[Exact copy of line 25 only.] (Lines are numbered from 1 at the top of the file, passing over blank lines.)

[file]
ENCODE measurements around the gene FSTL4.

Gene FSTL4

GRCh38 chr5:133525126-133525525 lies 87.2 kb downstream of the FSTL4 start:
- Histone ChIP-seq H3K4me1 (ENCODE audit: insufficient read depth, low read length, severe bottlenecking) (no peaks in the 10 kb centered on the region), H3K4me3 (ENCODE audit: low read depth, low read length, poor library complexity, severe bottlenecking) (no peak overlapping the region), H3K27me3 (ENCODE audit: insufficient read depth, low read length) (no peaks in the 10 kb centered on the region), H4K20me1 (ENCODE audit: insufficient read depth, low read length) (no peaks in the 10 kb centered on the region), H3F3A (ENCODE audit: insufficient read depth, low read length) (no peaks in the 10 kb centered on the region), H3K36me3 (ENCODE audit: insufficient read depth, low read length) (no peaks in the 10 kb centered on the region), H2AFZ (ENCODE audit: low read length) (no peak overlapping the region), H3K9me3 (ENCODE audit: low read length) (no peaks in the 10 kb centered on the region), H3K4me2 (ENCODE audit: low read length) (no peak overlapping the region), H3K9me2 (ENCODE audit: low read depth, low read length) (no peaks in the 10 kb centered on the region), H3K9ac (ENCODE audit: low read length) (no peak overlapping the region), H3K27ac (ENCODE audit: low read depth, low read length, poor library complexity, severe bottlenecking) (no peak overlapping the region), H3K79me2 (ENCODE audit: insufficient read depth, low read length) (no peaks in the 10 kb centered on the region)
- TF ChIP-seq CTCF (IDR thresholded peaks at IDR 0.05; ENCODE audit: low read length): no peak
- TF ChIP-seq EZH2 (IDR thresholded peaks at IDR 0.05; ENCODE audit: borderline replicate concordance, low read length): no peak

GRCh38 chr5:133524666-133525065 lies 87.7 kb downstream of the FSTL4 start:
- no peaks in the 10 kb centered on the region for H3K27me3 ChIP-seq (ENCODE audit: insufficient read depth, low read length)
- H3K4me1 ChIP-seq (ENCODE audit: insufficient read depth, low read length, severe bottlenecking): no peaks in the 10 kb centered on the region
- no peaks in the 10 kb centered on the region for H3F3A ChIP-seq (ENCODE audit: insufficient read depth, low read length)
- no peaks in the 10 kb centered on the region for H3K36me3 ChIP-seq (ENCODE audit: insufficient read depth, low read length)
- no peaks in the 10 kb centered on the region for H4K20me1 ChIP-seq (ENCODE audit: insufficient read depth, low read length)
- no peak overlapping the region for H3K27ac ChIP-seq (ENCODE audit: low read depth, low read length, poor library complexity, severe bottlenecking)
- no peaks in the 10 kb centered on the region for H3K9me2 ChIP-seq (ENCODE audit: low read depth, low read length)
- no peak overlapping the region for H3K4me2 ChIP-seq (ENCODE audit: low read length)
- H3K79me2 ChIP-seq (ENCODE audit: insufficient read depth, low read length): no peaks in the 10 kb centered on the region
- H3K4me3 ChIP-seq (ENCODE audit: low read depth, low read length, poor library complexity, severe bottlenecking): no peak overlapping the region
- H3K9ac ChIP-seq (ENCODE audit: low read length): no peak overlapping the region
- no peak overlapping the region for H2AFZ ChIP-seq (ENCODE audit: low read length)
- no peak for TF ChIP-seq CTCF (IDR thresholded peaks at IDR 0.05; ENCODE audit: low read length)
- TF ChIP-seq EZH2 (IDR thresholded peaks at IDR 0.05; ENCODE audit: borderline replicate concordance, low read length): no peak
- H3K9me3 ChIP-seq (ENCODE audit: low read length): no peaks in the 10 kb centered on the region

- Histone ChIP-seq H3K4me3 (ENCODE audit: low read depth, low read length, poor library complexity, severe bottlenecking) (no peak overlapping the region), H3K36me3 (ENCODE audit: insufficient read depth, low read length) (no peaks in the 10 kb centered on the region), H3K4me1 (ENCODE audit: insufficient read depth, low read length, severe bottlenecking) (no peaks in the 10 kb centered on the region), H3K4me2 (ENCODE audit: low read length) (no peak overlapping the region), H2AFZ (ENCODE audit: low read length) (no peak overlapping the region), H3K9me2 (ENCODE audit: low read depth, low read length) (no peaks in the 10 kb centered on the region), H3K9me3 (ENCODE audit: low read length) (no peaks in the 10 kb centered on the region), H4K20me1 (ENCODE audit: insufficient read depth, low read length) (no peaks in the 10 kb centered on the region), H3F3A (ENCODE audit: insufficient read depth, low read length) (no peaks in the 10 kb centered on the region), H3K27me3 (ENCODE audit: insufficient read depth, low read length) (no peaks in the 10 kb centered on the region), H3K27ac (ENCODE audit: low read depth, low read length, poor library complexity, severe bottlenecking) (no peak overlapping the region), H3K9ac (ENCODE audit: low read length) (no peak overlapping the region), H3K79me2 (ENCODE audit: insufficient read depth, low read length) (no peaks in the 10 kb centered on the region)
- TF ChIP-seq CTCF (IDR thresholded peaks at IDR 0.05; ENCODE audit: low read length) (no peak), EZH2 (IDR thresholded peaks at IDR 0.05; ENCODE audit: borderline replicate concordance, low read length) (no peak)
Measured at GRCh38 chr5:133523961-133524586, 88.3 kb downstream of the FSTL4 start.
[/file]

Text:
Measured at GRCh38 chr5:133523961-133524586, 88.3 kb downstream of the FSTL4 start.